The Miami Heat were able to what very few teams have done against the Warriors this season: Take away Golden State’s 3-ball. Heat coach Erik Spoelstra came in with a plan, it was apparent, and it was to limit the Warriors field goal attempts from beyond the arc.
A lot of teams want to do that against the Warriors, but few have. After all, it takes a combination of terrific coaching and a darn good roster to keep Golden State off that line, and how many teams really have that parlay in the NBA now?
But when you tick off the reasons why the Warriors beat Miami 111-103 on Monday at Oracle, “3-point shooting” is nowhere to be found. The Warriors were 7-for-23 from beyond the arc, and we don’t see those kinds of numbers usually from them.
The Warriors had taken at least 31 3-pointers in each of the previous four games and had made no fewer than 13 in any one of them. The Warriors’ season-low for 3-point attempts in a game this year (18) is the win over Cleveland on Christmas. They took 19 3-pointers in their loss at Dallas, but Stephen Curry didn’t play that game.
The Pistons, who came into Oracle and defended the Warriors as well as anyone earlier this season, held the Warriors to 21 3-pointers. So, it can be done. And I think we’d all agree that Step 1 to beating the Warriors would be to do that: stifle or slow down their usual barrage of 3s.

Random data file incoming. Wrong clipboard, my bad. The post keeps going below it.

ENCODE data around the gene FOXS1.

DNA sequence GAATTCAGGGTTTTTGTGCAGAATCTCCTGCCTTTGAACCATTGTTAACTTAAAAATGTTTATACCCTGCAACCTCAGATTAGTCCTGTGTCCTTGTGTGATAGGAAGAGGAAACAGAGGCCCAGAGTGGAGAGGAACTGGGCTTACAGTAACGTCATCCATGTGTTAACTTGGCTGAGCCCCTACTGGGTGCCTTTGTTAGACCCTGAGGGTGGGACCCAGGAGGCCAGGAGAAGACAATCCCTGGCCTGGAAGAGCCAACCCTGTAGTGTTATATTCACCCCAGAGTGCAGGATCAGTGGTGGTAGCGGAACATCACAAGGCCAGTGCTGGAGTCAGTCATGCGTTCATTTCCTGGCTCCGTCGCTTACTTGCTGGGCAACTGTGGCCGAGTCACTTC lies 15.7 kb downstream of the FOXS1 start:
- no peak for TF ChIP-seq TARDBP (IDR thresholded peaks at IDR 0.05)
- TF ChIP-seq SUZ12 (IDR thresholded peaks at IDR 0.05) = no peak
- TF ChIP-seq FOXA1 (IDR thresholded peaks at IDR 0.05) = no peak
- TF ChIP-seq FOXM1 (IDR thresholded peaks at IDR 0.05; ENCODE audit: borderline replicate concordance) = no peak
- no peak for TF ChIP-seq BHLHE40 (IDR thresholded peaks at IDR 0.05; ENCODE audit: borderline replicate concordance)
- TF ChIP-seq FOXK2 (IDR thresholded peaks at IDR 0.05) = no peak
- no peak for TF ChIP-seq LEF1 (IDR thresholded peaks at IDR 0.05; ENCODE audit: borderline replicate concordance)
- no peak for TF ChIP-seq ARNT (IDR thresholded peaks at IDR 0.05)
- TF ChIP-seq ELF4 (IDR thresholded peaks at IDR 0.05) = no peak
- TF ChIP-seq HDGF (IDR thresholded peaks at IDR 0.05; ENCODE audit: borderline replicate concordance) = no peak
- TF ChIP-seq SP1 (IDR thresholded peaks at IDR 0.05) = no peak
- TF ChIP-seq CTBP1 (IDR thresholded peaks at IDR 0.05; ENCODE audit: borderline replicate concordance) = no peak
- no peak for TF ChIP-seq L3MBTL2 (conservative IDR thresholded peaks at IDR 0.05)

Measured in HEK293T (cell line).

But what makes the Warriors the elite team they are is their ability to adjust and counter – so far, everything that’s been thrown in front of them. With the Heat hell-bent on getting out beyond that 3-point line defensively, it left the court even more open than usual and gave the Warriors big driving lanes and little resistance near the rim.
They rode that penetration and finishing at the bucket to 50 points inside the paint. They also got to the foul line 30 times – a lot for them. One big reason the Warriors are tough to beat is that not only are many of their players terrific 3-point shooters but they’re also above-average drivers. Curry, Klay Thompson, Draymond Green, Harrison Barnes, Andre Iguodala all can put it on the floor if a defender runs at them.
The question that last night’s game begs, though, is this: What if center Hassan Whiteside would have played? Wouldn’t that have given the Heat a rim protector and likely meant a little less effectiveness for Golden State inside? That might have been the difference in the game.
Well, in theory, yes, and no doubt Spoelstra and the Heat have every right to cling to that idea. But as we know with the Warriors this year is they have an answer for just about everything and probably would have had one for Whiteside, too.
Chances are, the Warriors would have played smaller much more of the game, which would have created an issue for Whiteside and the Heat. Who does Whiteside guard, if Bogut is off the floor, and how is he going to prevent that player from shooting 3s? Only way that happens is if Whiteside is mobile enough to step out on the perimeter to contest that shot. But then, aren’t we right back where we started, with an uncongested lane and nobody to defend the rim?
The Heat played a heck of a game last night, hung in there and made the Warriors do work. Miami executed Priority No. 1 of its scouting report to perfection: It defended the 3. That’s a great foundation. But what we found out Monday is you’re going to have to take away the Warriors 3-ball and still have a player on the court big enough to impact the game inside defensively. Perhaps offensively, too.
That’s going to take a special team and a special player, though. Are there any of those out there?